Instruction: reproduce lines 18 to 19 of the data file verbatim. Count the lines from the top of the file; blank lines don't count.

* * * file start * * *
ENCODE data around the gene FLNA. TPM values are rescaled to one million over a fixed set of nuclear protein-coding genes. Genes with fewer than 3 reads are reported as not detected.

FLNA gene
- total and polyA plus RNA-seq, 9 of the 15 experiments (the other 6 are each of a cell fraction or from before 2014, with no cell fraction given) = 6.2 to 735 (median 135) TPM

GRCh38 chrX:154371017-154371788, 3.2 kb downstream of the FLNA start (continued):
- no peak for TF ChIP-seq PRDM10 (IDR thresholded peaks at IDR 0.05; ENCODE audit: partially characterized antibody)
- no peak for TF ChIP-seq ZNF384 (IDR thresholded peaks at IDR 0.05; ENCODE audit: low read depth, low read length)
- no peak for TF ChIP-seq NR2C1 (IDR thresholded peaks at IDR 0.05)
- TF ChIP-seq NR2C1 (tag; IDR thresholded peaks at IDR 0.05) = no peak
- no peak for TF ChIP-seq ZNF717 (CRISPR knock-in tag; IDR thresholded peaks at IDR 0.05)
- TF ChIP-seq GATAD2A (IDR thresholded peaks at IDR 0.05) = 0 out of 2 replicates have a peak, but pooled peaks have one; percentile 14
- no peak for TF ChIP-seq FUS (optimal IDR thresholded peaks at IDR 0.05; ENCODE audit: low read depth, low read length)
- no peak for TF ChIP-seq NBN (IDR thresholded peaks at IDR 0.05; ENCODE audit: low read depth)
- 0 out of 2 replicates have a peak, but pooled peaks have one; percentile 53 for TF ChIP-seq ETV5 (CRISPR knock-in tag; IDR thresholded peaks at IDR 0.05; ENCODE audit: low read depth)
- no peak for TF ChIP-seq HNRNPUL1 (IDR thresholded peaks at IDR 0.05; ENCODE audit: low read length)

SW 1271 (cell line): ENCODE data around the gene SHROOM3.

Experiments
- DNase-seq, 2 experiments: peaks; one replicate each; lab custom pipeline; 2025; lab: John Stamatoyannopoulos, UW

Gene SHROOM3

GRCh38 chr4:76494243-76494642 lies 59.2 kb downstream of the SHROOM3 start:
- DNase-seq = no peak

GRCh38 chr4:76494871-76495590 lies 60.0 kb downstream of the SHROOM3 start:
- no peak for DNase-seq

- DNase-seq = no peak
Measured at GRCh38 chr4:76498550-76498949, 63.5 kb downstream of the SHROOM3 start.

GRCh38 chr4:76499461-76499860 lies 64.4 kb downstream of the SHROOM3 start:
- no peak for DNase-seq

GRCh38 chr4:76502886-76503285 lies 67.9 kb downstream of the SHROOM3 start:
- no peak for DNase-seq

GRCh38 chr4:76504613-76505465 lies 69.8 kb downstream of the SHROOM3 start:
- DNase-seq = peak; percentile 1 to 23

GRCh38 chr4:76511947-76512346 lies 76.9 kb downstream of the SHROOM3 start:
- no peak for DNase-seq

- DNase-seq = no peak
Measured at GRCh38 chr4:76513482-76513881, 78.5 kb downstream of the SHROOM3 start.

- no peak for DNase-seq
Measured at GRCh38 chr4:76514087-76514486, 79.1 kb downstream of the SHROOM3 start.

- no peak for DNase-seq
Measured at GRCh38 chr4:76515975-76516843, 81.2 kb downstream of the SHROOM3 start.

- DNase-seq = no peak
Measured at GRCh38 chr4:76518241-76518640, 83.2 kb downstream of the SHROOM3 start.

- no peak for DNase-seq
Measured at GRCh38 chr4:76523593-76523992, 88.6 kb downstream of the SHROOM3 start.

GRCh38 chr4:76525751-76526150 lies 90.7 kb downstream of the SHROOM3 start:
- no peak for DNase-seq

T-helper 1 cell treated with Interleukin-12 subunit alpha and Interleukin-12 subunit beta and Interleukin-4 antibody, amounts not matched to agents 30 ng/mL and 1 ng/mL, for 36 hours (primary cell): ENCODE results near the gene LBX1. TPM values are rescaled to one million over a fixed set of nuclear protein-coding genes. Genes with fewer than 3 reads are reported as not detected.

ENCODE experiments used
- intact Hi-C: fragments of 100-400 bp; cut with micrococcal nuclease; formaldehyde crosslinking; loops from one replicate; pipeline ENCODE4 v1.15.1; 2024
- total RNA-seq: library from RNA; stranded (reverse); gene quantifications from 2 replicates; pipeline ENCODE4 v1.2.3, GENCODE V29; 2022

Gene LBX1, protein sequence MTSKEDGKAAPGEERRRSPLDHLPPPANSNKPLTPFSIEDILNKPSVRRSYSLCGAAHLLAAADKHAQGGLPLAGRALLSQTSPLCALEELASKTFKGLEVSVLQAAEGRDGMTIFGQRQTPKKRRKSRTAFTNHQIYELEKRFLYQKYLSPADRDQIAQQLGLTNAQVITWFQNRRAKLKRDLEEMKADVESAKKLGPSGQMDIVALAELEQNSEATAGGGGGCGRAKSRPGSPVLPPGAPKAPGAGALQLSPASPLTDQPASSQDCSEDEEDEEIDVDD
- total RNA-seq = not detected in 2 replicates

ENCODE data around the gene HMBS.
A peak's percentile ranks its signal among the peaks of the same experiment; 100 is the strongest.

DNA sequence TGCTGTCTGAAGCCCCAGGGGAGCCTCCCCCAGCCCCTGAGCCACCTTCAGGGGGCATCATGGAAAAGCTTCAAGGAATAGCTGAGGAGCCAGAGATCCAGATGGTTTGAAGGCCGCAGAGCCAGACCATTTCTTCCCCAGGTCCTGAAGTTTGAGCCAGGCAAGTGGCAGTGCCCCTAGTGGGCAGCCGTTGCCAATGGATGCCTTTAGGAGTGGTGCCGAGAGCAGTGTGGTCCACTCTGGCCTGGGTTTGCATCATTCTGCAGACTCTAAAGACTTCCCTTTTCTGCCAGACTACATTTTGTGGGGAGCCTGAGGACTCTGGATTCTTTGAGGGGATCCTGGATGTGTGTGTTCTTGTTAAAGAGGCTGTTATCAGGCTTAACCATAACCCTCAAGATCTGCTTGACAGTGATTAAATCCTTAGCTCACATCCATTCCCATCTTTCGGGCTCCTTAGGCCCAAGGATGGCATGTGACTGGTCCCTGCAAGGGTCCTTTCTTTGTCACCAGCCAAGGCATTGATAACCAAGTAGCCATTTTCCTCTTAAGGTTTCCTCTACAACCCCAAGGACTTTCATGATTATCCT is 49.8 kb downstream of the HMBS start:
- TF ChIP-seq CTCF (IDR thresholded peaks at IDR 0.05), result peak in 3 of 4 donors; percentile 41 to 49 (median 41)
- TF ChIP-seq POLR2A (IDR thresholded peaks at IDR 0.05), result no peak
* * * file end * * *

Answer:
Gene SHROOM3

GRCh38 chr4:76494243-76494642 lies 59.2 kb downstream of the SHROOM3 start: